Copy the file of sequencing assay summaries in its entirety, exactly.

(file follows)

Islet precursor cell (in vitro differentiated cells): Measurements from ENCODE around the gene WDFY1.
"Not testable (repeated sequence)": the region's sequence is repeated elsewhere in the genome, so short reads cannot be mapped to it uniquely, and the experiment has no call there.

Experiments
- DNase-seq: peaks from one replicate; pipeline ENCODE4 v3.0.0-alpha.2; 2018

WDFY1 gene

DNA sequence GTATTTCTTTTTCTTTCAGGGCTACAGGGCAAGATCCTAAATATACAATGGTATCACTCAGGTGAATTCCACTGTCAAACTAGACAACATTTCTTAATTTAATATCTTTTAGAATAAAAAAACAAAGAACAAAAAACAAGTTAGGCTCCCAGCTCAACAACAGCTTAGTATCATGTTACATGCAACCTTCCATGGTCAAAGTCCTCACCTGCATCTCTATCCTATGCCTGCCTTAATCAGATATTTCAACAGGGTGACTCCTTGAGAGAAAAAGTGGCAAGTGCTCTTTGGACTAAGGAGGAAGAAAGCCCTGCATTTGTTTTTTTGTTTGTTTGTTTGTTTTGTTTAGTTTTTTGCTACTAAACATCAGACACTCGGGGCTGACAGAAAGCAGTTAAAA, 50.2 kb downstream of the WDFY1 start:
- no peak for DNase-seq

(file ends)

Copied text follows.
Islet precursor cell (in vitro differentiated cells): Measurements from ENCODE around the gene WDFY1.
"Not testable (repeated sequence)": the region's sequence is repeated elsewhere in the genome, so short reads cannot be mapped to it uniquely, and the experiment has no call there.

Experiments
- DNase-seq: peaks from one replicate; pipeline ENCODE4 v3.0.0-alpha.2; 2018

WDFY1 gene

DNA sequence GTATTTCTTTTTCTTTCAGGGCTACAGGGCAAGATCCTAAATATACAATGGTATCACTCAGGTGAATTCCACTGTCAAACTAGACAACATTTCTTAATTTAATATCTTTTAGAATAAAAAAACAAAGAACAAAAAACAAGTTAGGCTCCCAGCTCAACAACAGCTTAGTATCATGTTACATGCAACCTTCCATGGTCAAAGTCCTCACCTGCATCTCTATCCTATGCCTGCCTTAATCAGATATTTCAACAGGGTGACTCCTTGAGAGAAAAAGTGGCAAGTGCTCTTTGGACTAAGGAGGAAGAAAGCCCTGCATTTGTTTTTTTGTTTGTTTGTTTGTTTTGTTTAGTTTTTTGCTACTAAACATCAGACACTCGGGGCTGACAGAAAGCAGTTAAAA, 50.2 kb downstream of the WDFY1 start:
- no peak for DNase-seq